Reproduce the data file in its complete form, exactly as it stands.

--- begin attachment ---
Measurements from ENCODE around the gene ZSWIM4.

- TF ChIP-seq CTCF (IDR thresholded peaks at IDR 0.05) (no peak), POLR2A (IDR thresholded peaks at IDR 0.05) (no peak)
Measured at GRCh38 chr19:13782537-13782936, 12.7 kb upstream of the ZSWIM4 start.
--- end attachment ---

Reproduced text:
Measurements from ENCODE around the gene ZSWIM4.

- TF ChIP-seq CTCF (IDR thresholded peaks at IDR 0.05) (no peak), POLR2A (IDR thresholded peaks at IDR 0.05) (no peak)
Measured at GRCh38 chr19:13782537-13782936, 12.7 kb upstream of the ZSWIM4 start.